Shot for a mere $13 million, the interesting thing about The Butterfly Effect, is that it was a widely read, unproduced script for almost a decade. Producers turned down the time travel oddity everywhere it went. It was only when Kutcher caught wind of the project, that it was green-lit. He was a blessing to Bress and Gruber; his executive producer status giving them credibility. When their vision finally hit theatres, some were underwhelmed, others were satisfied. I’m in the latter camp. The Butterfly Effect is an entertaining film in its own right, and I don’t agree with other critical viewpoints that it is lazily put together, or that its concept fails to work. While Bress and Gruber stumble in certain quarters, this is still efficient and enjoyable filmmaking, with more on its mind than the average teen drama.



The plot has been dubbed as gimmicky, but it kept me enthralled. While Evan is the main focal point of the story, the supporting characters also add layers to the tale. When his friend Kayleigh Miller (Amy Smart) commits suicide after one of his historic excursions, Evan is determined to right his wrongs. The amount of alternative realities introduced is relentless, each one gradually getting worse. It reminded me a lot of Marty McFly’s exploits in Back to the Future - and you’re just wondering how Evan will screw up next. And he does. Often. A fault in the screenplay would be that the directors take too long to establish each timeline, but it goes a long way into hammering-home the message of ‘cause and effect’.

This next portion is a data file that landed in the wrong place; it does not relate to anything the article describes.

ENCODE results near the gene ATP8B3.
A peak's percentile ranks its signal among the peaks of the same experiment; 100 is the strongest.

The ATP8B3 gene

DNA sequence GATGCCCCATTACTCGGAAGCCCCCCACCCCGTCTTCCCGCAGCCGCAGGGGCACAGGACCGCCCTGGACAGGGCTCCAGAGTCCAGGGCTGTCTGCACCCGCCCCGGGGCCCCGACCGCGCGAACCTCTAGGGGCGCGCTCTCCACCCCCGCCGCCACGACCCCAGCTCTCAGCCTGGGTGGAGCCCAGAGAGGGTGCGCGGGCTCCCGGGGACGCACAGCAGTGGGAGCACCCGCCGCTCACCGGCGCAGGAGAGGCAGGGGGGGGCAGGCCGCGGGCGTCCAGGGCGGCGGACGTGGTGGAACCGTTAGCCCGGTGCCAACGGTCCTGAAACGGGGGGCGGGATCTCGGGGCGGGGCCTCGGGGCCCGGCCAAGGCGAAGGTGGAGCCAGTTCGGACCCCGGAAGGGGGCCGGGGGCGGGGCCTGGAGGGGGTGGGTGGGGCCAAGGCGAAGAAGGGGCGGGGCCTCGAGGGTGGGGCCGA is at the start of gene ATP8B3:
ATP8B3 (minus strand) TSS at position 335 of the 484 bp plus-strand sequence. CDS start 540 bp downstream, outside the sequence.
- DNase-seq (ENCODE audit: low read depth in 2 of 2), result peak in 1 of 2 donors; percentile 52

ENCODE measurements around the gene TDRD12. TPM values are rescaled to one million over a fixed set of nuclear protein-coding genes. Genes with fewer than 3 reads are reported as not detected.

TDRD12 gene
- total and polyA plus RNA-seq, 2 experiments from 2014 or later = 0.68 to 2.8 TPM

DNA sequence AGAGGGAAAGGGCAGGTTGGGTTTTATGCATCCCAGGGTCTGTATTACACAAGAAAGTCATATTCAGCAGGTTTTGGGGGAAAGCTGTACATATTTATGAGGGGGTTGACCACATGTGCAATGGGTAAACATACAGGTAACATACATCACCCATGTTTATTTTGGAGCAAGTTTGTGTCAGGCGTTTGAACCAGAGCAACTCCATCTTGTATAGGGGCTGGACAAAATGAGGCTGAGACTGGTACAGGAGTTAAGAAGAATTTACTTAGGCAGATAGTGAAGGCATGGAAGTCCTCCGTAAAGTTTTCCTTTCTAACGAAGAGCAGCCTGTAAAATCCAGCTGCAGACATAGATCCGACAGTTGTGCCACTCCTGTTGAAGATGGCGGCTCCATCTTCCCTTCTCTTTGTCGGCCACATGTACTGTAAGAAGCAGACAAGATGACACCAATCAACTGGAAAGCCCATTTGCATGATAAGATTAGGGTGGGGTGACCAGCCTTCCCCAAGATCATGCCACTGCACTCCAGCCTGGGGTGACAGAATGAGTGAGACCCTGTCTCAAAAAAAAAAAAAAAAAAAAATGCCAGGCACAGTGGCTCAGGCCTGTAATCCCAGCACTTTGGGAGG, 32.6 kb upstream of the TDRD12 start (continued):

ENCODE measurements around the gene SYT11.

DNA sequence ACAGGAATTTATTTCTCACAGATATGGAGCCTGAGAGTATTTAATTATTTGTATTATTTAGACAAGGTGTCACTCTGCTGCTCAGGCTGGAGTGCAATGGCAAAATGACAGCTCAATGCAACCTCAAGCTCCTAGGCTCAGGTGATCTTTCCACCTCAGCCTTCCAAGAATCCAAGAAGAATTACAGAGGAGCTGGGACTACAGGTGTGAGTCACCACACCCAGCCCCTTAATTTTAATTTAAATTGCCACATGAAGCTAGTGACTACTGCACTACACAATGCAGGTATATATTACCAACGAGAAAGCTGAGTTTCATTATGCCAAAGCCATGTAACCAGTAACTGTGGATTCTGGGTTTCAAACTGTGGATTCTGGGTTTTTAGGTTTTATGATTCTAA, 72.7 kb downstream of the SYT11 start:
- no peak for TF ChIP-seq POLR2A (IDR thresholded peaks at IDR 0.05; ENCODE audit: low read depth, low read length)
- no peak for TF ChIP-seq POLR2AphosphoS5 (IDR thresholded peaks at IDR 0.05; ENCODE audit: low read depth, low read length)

I expected the film to be an overdose of special effects, yet they are used neatly. The computer trickery used to show Evan’s time travelling is commendable; aiding the plot and providing ‘oohs’ and ‘ahhs’ at the same time. The look of the film is certainly one of its assets - a mix of moody colours, and a tone that veers across genres. I applaud Bress and Gruber for having the guts to exploit some darker story arcs. Eric Stoltz’s appearance in the film will surprise many; as a sleazy peadophile who filmed Evan and Kayleigh, during one of his many blackouts. It’s a ballsy addition to an overflowing narrative, and certainly adds an extra degree of pathos.

As other reviews have stated, the acting does slip below par on occasion. Kutcher is actually decent (but not exceptional), and gets by with the heavy material. Still, someone with a broader range of emotions would have been ideal (it is perplexing to think that alternative casting choices were Seann William Scott and Joshua Jackson). But for now, Kutcher’s on my good side. Amy Smart is always great value, but she doesn’t seem as invested in her role here. Still, we can rely on the rest of the cast, which includes Ethan Suplee (Mallrats, Evolution) who is cast against type here, and Stoltz gets into his creepy character with relish.